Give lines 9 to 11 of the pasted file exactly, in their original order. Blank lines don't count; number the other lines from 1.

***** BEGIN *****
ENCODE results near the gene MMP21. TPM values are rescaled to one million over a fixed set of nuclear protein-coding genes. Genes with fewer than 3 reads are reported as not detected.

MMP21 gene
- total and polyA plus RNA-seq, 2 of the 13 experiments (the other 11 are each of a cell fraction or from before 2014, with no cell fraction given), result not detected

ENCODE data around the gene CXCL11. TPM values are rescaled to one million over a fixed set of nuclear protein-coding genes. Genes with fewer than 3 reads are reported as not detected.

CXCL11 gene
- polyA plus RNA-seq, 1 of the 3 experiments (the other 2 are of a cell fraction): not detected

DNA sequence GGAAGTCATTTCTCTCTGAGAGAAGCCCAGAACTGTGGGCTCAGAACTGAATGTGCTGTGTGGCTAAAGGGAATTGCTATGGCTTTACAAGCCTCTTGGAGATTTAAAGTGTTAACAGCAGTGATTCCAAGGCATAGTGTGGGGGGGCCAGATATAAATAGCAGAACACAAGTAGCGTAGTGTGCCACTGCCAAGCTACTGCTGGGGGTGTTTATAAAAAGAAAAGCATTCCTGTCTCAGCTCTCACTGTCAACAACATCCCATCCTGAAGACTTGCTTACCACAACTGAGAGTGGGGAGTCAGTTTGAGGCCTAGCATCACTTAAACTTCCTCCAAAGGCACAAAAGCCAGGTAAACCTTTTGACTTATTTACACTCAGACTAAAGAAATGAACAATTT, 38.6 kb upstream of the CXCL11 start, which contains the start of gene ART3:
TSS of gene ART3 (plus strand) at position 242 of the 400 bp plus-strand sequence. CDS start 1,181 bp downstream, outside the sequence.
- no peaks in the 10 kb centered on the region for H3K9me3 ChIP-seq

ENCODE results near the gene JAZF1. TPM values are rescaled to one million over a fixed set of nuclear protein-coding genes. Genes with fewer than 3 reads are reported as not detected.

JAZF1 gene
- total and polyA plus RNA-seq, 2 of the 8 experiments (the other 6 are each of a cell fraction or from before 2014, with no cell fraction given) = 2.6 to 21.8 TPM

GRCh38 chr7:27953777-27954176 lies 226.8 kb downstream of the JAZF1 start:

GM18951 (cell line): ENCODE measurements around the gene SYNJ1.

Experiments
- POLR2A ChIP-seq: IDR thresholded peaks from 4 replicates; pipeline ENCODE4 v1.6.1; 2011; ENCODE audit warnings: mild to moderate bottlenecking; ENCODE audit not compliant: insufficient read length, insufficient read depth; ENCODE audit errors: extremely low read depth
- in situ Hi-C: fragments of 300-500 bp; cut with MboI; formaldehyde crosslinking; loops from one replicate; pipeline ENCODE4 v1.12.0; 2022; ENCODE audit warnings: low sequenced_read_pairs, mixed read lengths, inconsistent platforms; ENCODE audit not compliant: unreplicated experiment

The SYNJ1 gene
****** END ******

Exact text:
- no peaks in the 10 kb centered on the region for H3K9me3 ChIP-seq

ENCODE results near the gene JAZF1. TPM values are rescaled to one million over a fixed set of nuclear protein-coding genes. Genes with fewer than 3 reads are reported as not detected.

JAZF1 gene